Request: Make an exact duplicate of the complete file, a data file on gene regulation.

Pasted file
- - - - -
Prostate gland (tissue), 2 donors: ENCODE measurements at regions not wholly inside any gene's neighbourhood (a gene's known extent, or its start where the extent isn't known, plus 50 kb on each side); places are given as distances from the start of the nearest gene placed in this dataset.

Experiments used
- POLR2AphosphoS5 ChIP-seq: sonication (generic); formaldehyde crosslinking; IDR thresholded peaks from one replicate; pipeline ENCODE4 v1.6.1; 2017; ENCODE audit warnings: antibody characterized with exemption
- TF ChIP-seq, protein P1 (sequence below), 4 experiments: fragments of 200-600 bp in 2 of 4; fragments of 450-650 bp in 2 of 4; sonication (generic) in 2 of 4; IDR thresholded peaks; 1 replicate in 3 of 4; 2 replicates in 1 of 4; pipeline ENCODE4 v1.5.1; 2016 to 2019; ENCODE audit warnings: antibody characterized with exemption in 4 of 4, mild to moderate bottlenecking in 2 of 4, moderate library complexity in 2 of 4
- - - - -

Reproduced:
Prostate gland (tissue), 2 donors: ENCODE measurements at regions not wholly inside any gene's neighbourhood (a gene's known extent, or its start where the extent isn't known, plus 50 kb on each side); places are given as distances from the start of the nearest gene placed in this dataset.

Experiments used
- POLR2AphosphoS5 ChIP-seq: sonication (generic); formaldehyde crosslinking; IDR thresholded peaks from one replicate; pipeline ENCODE4 v1.6.1; 2017; ENCODE audit warnings: antibody characterized with exemption
- TF ChIP-seq, protein P1 (sequence below), 4 experiments: fragments of 200-600 bp in 2 of 4; fragments of 450-650 bp in 2 of 4; sonication (generic) in 2 of 4; IDR thresholded peaks; 1 replicate in 3 of 4; 2 replicates in 1 of 4; pipeline ENCODE4 v1.5.1; 2016 to 2019; ENCODE audit warnings: antibody characterized with exemption in 4 of 4, mild to moderate bottlenecking in 2 of 4, moderate library complexity in 2 of 4